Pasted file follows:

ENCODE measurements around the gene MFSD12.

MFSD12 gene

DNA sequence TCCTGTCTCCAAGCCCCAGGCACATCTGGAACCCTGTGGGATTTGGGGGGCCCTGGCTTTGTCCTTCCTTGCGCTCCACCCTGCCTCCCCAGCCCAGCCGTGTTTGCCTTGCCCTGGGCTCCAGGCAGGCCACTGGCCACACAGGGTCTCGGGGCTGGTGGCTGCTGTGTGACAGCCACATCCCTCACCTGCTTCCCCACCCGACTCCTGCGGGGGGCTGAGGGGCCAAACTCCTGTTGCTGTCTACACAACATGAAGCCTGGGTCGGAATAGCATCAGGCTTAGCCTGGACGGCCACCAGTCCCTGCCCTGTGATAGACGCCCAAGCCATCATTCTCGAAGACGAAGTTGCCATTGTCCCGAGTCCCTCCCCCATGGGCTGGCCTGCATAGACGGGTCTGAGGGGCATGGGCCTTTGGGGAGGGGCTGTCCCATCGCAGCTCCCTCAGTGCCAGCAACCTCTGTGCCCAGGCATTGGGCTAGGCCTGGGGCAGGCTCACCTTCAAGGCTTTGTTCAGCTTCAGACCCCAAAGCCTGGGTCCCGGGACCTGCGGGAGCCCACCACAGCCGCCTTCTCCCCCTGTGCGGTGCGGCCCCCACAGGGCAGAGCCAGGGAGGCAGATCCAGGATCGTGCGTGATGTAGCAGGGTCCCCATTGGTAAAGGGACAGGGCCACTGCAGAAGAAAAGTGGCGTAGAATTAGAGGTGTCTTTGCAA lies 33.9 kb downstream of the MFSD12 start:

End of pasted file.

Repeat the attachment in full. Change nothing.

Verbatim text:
ENCODE measurements around the gene MFSD12.

MFSD12 gene

DNA sequence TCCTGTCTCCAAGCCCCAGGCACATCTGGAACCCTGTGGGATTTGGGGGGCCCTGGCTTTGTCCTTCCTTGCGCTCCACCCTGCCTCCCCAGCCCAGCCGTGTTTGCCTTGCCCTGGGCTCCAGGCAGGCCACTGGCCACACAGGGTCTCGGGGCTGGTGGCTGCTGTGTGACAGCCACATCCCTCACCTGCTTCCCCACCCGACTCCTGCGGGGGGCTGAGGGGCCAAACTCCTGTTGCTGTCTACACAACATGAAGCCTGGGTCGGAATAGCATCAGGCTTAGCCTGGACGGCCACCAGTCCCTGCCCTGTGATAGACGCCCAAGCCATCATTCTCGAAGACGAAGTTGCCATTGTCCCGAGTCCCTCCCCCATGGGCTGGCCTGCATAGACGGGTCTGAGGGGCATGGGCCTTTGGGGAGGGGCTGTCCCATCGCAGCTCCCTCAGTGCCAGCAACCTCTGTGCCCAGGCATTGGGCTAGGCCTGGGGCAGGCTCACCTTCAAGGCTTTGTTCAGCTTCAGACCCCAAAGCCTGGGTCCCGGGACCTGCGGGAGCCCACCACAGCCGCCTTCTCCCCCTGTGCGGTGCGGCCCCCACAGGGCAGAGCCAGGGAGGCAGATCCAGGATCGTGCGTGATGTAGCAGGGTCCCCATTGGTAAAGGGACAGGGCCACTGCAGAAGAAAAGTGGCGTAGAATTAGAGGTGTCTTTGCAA lies 33.9 kb downstream of the MFSD12 start: